In July, Goldman Sachs formed a Sustainable Finance Group, a much-hailed project that CEO David Solomon in a letter called a “significant, long-term” priority that is increasingly a “strategic growth opportunity and competitive necessity for our firm and our clients.”

Goldman and other banks have for years been researching and investing the topic, which has morphed into projects and financing that is now known as ESG — or environmental, social, and corporate governance.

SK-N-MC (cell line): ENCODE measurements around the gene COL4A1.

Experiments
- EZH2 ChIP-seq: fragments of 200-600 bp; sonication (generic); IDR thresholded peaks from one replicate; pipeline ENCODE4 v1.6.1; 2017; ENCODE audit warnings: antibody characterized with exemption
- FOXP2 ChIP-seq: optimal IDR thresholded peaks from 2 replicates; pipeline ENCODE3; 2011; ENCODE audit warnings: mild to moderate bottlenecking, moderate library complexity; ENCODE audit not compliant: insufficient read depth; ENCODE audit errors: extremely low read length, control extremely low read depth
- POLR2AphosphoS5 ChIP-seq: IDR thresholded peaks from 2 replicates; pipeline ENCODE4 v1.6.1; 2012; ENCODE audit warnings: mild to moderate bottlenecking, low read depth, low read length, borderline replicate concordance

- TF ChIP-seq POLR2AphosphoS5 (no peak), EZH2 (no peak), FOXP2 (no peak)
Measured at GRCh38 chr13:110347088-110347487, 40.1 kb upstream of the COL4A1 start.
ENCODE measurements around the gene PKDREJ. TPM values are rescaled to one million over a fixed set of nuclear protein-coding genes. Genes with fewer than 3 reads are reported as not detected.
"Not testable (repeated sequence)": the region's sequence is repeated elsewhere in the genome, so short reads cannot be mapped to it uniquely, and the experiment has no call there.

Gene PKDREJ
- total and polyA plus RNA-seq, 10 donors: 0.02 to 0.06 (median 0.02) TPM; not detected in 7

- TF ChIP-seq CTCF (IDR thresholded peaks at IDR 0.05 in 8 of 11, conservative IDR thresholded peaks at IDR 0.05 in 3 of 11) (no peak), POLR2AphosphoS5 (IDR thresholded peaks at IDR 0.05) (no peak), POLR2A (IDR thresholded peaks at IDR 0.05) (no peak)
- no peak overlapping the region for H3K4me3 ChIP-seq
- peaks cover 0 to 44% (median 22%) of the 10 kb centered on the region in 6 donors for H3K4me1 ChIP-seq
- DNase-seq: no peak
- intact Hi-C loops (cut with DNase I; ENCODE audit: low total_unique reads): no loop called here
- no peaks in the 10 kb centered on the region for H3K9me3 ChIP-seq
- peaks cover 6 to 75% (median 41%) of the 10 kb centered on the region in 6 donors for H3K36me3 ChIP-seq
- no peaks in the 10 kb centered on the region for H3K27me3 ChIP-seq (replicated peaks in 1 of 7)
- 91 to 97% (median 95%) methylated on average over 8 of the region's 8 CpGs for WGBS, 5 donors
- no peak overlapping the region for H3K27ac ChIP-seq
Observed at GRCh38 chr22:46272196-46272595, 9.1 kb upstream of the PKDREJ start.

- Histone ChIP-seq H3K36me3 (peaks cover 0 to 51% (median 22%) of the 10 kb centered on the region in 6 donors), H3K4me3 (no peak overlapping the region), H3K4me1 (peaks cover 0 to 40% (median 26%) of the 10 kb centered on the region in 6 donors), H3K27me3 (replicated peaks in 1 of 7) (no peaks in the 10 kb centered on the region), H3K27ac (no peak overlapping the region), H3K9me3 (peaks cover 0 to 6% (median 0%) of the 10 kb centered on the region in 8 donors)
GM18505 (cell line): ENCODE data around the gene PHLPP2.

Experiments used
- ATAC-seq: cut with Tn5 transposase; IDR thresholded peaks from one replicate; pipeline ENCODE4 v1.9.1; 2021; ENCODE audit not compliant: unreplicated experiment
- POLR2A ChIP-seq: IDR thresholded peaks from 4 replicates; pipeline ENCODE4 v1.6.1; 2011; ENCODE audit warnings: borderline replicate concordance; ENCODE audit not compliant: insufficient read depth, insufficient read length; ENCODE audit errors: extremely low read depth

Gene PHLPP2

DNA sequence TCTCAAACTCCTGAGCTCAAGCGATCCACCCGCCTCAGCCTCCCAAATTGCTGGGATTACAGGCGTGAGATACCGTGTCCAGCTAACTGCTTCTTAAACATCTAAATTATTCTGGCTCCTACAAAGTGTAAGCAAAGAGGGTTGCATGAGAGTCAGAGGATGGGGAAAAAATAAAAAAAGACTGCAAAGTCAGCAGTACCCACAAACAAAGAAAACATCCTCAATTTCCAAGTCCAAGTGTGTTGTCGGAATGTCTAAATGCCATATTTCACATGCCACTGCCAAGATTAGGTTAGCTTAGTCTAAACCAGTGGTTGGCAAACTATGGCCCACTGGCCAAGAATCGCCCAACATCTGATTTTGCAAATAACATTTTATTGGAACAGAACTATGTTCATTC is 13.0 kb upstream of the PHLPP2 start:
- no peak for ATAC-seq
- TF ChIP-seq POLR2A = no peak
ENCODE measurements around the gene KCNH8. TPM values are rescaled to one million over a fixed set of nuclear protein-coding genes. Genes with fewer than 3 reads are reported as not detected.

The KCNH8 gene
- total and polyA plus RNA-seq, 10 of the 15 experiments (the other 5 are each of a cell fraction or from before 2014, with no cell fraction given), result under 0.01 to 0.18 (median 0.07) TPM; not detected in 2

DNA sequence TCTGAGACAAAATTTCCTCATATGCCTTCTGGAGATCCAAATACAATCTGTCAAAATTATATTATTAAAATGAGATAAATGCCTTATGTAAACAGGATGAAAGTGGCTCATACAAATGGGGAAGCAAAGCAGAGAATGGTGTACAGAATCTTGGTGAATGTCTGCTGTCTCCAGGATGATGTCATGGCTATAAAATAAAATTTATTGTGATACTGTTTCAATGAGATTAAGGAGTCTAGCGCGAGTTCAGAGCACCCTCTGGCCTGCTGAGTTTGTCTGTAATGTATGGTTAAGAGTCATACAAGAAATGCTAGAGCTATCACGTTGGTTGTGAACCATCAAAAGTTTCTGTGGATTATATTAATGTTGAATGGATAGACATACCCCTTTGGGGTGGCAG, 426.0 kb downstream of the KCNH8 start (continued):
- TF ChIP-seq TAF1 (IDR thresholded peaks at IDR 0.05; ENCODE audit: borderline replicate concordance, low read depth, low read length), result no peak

This year has been critical.

“Now, more and more often, clients are coming to us for advice on how to tackle climate change,” John Goldstein head of Goldman’s Sustainable Finance Group, said in an interview with Markets Insider. “At the end of the day, people want to make money. And, say — take a pension fund, people need to get their money in 20 or 30 years, climate change poses a question of, will people get that money then? And how will the fund be affected?

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